The first member of the Urocortin (Ucn) system, the ligand Ucn1 was isolated in 1995 by its cross-reactivity to antisera against suckerfish urotensin I, a fish peptide structurally related to corticotropin releasing factor (CRF). The first mammalian isoform was cloned from a cDNA library constructed from a portion of the rat midbrain that included the Edinger-Westphal (EW) nucleus [14], and was later found to be expressed in humans [15]. Subsequently, two additional paralogues of Ucn1 were identified Ucn II and Ucn III , having human homologues termed stresscopin related peptide (SRP) and stresscopin (SCP) respectively [16]. These brain related molecules were originally associated with the hypothalamic/pituitary/adrenal axis (HPA) axis and are involved in the stress response in mammals. Specific binding sites for these ligands were also identified as the receptors CRF-R1 and CRF-R2, along with a binding factor to Ucn1 itself, corticotropin releasing factor-binding protein (CRF-BP) [17]. Although originally identified in brain, the Ucn system has now been identified in numerous peripheral tissues where it has effects including: cell proliferation, cell differentiation, cell movement, and cell survival [18-20]. However, unlike the RANKL system, it was not until recently that Ucn1 was demonstrated to be associated with skeletal function [21-23] and even more recently, its expression was confirmed in bone cells along with a CRF receptor subtype and an Ob derived binding protein to Ucn1. Importantly however, unlike RANKL, Ucn1 has opposing effects on bone cells causing both inhibition of osteoclastogenesis and resorption [24]. It is tempting to speculate that similar to the effect of OPG on RANKL, the CRF-BP has the potential to antagonise the effects of Ucn1 in bone and therefore remove the block to osteoclastogenesis and bone resorption. Therefore, making the Ucn system a complimentary self-regulatory system working in an antagonistic manner to that of the RANKL system. It is clear that there are staggering parallels between these two systems, yet functionally they are in opposition. One representing a stimulatory effect and the other inhibitory but ultimately both possessing the potential to regulate bone density.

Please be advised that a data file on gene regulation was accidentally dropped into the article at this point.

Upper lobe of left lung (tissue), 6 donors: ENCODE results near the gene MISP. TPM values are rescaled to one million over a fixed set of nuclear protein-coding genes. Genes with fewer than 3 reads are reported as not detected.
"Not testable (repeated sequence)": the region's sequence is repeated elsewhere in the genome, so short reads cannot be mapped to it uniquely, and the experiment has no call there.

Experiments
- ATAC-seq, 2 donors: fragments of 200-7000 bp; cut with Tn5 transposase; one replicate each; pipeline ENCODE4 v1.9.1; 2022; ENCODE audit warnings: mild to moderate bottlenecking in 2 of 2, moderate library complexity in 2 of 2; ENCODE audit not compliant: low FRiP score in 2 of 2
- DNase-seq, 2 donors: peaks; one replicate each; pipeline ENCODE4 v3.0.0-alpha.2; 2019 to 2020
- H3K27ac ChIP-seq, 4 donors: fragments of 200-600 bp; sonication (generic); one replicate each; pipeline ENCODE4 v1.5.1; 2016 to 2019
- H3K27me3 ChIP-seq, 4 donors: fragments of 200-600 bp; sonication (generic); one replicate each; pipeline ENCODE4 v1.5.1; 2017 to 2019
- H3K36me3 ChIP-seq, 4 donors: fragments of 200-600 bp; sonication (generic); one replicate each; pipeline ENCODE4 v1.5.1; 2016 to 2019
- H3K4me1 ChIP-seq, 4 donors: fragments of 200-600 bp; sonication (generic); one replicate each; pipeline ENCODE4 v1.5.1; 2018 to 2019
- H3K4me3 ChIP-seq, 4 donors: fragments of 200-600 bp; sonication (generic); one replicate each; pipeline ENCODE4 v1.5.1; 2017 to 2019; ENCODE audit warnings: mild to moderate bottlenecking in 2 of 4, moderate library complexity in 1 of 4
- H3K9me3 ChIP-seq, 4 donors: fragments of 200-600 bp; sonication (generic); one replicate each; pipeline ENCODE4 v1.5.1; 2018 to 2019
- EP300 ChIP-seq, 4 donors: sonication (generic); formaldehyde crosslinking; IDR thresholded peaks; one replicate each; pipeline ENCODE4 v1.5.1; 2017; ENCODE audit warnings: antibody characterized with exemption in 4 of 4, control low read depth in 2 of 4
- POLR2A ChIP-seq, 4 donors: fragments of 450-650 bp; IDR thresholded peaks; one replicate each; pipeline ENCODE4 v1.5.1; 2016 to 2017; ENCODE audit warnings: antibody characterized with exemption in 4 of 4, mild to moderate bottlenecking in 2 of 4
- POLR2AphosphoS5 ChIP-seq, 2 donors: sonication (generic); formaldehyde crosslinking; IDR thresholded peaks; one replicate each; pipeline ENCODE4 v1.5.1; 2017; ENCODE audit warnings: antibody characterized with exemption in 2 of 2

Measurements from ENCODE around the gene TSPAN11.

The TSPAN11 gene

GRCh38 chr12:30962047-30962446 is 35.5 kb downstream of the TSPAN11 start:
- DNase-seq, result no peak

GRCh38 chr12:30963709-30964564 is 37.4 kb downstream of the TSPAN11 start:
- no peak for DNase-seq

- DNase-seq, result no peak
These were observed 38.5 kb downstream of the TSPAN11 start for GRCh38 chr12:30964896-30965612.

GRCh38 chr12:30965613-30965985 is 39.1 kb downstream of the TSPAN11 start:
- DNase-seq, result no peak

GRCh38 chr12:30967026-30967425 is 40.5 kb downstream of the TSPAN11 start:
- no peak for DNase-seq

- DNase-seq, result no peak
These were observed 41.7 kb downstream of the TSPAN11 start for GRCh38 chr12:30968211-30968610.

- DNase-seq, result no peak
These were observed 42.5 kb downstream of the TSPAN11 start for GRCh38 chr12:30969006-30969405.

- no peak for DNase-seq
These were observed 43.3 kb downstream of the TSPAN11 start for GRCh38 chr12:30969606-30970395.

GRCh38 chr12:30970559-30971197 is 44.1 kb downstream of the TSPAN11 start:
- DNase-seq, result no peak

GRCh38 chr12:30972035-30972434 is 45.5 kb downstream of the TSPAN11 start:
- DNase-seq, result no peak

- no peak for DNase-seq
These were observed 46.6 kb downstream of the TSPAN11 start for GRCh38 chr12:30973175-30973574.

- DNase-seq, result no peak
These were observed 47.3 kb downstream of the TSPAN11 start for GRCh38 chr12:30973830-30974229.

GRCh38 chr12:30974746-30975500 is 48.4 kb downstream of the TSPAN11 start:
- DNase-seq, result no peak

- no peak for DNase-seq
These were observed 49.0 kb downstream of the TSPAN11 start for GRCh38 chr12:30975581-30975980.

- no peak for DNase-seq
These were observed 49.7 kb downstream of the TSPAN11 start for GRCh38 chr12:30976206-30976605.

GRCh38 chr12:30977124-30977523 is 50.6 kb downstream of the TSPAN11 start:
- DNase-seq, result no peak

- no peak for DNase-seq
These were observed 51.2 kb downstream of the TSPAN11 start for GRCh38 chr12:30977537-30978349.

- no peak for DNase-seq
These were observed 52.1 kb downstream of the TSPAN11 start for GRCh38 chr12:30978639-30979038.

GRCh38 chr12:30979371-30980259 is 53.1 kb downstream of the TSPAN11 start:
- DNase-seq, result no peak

Next we will look in more detail at the individual protagonists which make up these disparate systems. From this it will become clear that the components of the two systems are vastly different, yet their commonality is to control bone resorption and therefore bone mass.